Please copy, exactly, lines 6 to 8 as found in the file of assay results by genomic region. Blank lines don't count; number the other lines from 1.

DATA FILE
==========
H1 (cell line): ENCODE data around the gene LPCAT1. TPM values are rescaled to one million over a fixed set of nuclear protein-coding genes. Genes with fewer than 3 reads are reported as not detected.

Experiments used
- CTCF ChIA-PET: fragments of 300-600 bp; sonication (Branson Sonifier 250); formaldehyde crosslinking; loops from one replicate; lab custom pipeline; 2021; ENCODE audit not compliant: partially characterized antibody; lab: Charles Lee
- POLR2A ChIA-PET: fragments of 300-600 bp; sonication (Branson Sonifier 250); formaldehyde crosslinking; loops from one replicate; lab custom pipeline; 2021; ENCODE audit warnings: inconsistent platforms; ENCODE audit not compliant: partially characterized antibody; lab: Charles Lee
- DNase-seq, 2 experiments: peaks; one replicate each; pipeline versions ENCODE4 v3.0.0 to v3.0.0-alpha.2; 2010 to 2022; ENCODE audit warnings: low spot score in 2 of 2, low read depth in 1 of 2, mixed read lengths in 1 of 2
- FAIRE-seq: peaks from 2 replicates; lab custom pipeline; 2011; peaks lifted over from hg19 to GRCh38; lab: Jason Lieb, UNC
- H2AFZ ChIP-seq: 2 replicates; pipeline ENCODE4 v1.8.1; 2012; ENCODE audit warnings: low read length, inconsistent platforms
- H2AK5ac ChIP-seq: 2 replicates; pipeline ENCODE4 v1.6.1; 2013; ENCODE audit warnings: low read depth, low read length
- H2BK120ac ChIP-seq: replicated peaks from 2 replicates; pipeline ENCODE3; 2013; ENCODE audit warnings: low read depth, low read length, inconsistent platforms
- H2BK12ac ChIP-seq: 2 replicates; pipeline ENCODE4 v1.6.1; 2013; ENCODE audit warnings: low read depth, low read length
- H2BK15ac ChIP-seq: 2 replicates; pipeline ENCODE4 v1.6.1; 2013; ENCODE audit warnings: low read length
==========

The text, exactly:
- FAIRE-seq: peaks from 2 replicates; lab custom pipeline; 2011; peaks lifted over from hg19 to GRCh38; lab: Jason Lieb, UNC
- H2AFZ ChIP-seq: 2 replicates; pipeline ENCODE4 v1.8.1; 2012; ENCODE audit warnings: low read length, inconsistent platforms
- H2AK5ac ChIP-seq: 2 replicates; pipeline ENCODE4 v1.6.1; 2013; ENCODE audit warnings: low read depth, low read length